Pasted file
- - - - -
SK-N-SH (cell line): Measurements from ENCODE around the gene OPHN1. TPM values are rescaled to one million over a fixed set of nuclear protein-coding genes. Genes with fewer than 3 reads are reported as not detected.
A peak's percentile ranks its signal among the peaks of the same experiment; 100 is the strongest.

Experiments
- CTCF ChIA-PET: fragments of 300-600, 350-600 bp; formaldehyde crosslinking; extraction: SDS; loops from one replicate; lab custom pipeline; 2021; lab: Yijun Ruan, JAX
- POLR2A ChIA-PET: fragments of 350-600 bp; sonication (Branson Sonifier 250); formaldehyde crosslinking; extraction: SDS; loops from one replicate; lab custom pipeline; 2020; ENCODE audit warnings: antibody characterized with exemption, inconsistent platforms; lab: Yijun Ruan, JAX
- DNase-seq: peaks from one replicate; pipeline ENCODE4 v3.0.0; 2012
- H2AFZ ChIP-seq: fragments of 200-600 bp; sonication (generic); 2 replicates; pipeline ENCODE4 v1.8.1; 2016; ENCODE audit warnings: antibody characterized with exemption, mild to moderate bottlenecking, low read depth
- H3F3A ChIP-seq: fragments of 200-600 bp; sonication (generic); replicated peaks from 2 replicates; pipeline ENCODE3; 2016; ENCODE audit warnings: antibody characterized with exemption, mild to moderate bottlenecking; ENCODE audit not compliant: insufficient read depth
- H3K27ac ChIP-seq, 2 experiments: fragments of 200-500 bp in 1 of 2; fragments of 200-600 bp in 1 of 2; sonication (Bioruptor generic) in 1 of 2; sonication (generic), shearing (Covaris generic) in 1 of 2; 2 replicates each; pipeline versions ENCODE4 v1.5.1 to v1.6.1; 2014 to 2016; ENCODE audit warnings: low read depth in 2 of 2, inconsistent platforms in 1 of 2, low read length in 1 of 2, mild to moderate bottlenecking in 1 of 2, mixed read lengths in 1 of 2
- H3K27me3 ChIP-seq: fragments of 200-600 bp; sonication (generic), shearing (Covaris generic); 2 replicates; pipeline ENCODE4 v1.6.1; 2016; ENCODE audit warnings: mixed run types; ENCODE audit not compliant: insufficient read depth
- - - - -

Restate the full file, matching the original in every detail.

SK-N-SH (cell line): Measurements from ENCODE around the gene OPHN1. TPM values are rescaled to one million over a fixed set of nuclear protein-coding genes. Genes with fewer than 3 reads are reported as not detected.
A peak's percentile ranks its signal among the peaks of the same experiment; 100 is the strongest.

Experiments
- CTCF ChIA-PET: fragments of 300-600, 350-600 bp; formaldehyde crosslinking; extraction: SDS; loops from one replicate; lab custom pipeline; 2021; lab: Yijun Ruan, JAX
- POLR2A ChIA-PET: fragments of 350-600 bp; sonication (Branson Sonifier 250); formaldehyde crosslinking; extraction: SDS; loops from one replicate; lab custom pipeline; 2020; ENCODE audit warnings: antibody characterized with exemption, inconsistent platforms; lab: Yijun Ruan, JAX
- DNase-seq: peaks from one replicate; pipeline ENCODE4 v3.0.0; 2012
- H2AFZ ChIP-seq: fragments of 200-600 bp; sonication (generic); 2 replicates; pipeline ENCODE4 v1.8.1; 2016; ENCODE audit warnings: antibody characterized with exemption, mild to moderate bottlenecking, low read depth
- H3F3A ChIP-seq: fragments of 200-600 bp; sonication (generic); replicated peaks from 2 replicates; pipeline ENCODE3; 2016; ENCODE audit warnings: antibody characterized with exemption, mild to moderate bottlenecking; ENCODE audit not compliant: insufficient read depth
- H3K27ac ChIP-seq, 2 experiments: fragments of 200-500 bp in 1 of 2; fragments of 200-600 bp in 1 of 2; sonication (Bioruptor generic) in 1 of 2; sonication (generic), shearing (Covaris generic) in 1 of 2; 2 replicates each; pipeline versions ENCODE4 v1.5.1 to v1.6.1; 2014 to 2016; ENCODE audit warnings: low read depth in 2 of 2, inconsistent platforms in 1 of 2, low read length in 1 of 2, mild to moderate bottlenecking in 1 of 2, mixed read lengths in 1 of 2
- H3K27me3 ChIP-seq: fragments of 200-600 bp; sonication (generic), shearing (Covaris generic); 2 replicates; pipeline ENCODE4 v1.6.1; 2016; ENCODE audit warnings: mixed run types; ENCODE audit not compliant: insufficient read depth